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Chemical and bacterial reduction of azo-probes: monitoring a conformational change using fluorescence spectroscopy
- Rattray, Nicholas J.W., Zalloum, Waleed A., Mansell, David, Latimer, Joe, Jaffar, Mohammed, Bichenkova, Elena V., Freeman, Sally
- Tetrahedron 2013 v.69 pp. 2758-2766
- Clostridium perfringens, Escherichia coli, bacteria, biomimetics, chemical reactions, chemical structure, enzymes, fluorescence, fluorescence emission spectroscopy, monitoring, organic compounds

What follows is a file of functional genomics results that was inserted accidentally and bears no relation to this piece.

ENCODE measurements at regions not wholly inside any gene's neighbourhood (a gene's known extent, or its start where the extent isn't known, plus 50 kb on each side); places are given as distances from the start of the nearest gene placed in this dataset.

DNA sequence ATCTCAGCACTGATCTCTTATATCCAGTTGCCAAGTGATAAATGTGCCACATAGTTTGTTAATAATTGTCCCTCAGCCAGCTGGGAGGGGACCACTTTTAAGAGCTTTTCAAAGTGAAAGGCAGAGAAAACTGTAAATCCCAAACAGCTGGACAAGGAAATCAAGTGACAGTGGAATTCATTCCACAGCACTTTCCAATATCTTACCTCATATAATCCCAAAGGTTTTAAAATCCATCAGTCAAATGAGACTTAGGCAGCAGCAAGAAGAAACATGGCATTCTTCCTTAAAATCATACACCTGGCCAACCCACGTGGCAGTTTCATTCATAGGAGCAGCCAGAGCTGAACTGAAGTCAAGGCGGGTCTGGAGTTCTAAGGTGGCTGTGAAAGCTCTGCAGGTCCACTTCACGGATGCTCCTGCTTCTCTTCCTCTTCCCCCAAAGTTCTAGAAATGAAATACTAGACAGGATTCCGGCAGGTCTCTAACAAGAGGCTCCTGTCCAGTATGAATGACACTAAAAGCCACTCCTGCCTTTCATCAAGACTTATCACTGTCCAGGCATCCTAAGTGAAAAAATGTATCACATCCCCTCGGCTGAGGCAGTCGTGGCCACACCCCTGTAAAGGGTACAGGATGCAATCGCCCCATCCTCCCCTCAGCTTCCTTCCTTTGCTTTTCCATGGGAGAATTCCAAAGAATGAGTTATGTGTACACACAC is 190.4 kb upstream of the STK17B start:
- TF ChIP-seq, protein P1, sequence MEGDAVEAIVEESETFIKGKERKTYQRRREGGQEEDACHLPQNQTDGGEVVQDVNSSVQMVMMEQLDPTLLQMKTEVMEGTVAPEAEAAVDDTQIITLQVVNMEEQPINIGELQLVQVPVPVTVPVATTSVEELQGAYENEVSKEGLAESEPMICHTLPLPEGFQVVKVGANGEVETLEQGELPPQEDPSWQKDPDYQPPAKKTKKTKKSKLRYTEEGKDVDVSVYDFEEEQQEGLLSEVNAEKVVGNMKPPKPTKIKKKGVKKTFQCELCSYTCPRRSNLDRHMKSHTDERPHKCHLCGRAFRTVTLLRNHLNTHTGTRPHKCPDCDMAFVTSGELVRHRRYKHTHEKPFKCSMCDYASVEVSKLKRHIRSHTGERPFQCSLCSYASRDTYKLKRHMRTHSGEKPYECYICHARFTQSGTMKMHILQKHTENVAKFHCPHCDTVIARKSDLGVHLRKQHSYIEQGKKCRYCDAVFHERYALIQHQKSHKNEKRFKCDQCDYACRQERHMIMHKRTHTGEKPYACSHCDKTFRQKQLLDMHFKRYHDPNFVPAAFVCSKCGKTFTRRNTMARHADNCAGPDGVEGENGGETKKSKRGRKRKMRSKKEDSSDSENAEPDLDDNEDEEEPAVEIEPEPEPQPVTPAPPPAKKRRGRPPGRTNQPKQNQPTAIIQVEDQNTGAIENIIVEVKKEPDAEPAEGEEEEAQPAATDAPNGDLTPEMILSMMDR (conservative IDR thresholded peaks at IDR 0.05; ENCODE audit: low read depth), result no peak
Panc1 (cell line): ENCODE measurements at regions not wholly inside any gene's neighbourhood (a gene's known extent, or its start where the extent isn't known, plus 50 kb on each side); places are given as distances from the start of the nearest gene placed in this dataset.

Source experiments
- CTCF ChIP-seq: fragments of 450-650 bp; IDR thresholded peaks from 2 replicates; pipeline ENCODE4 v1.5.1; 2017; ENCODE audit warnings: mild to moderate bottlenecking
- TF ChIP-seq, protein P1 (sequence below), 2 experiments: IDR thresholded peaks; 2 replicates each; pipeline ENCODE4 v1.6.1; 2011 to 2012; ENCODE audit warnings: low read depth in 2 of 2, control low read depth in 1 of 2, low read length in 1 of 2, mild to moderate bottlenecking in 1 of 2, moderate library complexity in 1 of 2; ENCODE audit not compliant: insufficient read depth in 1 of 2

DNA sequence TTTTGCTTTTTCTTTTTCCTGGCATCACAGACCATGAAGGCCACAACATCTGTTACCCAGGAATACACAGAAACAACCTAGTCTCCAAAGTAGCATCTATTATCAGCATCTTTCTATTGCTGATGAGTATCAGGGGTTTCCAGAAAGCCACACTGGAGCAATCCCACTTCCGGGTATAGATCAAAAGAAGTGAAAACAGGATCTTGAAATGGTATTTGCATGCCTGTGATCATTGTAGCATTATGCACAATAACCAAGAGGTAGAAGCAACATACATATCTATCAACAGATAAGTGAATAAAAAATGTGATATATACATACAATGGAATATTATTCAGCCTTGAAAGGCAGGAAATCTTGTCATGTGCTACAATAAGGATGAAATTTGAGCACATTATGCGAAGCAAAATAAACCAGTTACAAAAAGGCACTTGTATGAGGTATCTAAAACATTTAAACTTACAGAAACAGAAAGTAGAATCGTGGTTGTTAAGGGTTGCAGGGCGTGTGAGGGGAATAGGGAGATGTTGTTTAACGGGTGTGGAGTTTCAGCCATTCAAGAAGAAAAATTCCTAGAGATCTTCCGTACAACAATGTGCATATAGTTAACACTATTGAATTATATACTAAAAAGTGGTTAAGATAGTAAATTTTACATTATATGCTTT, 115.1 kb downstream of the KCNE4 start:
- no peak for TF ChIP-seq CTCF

- Sterically constrained probes 2,4-O-bisdansyl-6,7-diazabicyclo[3.2.1]oct-6-ene (8) and 2,4-O-bispyrenoyl-6,7-diazabicyclo[3.2.1]oct-6-ene (9) exhibit specific dimer fluorescent characteristics (λmax 555 nm and 511 nm, respectively), attributed to the 2,4-diaxial arrangement of the dansyl or pyrene groups. Reduction of the azo-conformational locking group in (8) and (9) yielded 1,3-bisdansyl-4,6-diaminocyclohexane (16) and 1,3-bispyrenoyl-4,6-diaminocyclohexane (17) in the tetra-equatorial chair conformation, thus minimising interaction of the bisdansyl or bispyrenoyl groups. This induces a change in fluorescence from a cooperative green emission dimer band to a blue-shifted, monomer type fluorescence, with λmax 448 nm and 396 nm for the reduced forms (16) and (17), respectively. The azo-bond conformational lock can either be reduced under biomimetic conditions (using sodium dithionite) or with bacteria (Clostridium perfringens or Escherichia coli) utilising azo-reductase enzymes. These fluorescent probes have the potential to specifically detect azo-reductase expressing bacteria.